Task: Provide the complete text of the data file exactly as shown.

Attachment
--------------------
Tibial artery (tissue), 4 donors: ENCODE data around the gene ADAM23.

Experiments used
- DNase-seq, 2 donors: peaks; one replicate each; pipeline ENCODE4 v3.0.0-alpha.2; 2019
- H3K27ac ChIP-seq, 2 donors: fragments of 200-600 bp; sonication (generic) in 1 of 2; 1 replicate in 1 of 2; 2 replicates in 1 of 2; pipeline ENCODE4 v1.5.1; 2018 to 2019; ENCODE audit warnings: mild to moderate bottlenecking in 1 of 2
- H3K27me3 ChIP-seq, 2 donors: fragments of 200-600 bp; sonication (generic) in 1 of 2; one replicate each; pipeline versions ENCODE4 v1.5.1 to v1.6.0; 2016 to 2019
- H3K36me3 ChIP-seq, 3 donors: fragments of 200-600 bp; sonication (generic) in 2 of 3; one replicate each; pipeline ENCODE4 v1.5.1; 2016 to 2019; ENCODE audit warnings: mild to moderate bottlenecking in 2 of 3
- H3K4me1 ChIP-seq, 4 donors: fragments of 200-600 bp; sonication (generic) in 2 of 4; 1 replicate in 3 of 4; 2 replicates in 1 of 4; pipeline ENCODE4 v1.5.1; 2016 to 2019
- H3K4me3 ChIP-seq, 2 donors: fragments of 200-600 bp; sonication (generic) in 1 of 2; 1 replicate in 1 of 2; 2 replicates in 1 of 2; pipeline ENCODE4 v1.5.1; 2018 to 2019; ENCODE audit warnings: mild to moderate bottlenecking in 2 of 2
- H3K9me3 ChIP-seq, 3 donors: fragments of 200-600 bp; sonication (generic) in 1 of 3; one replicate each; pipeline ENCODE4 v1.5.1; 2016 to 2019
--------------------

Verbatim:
Tibial artery (tissue), 4 donors: ENCODE data around the gene ADAM23.

Experiments used
- DNase-seq, 2 donors: peaks; one replicate each; pipeline ENCODE4 v3.0.0-alpha.2; 2019
- H3K27ac ChIP-seq, 2 donors: fragments of 200-600 bp; sonication (generic) in 1 of 2; 1 replicate in 1 of 2; 2 replicates in 1 of 2; pipeline ENCODE4 v1.5.1; 2018 to 2019; ENCODE audit warnings: mild to moderate bottlenecking in 1 of 2
- H3K27me3 ChIP-seq, 2 donors: fragments of 200-600 bp; sonication (generic) in 1 of 2; one replicate each; pipeline versions ENCODE4 v1.5.1 to v1.6.0; 2016 to 2019
- H3K36me3 ChIP-seq, 3 donors: fragments of 200-600 bp; sonication (generic) in 2 of 3; one replicate each; pipeline ENCODE4 v1.5.1; 2016 to 2019; ENCODE audit warnings: mild to moderate bottlenecking in 2 of 3
- H3K4me1 ChIP-seq, 4 donors: fragments of 200-600 bp; sonication (generic) in 2 of 4; 1 replicate in 3 of 4; 2 replicates in 1 of 4; pipeline ENCODE4 v1.5.1; 2016 to 2019
- H3K4me3 ChIP-seq, 2 donors: fragments of 200-600 bp; sonication (generic) in 1 of 2; 1 replicate in 1 of 2; 2 replicates in 1 of 2; pipeline ENCODE4 v1.5.1; 2018 to 2019; ENCODE audit warnings: mild to moderate bottlenecking in 2 of 2
- H3K9me3 ChIP-seq, 3 donors: fragments of 200-600 bp; sonication (generic) in 1 of 3; one replicate each; pipeline ENCODE4 v1.5.1; 2016 to 2019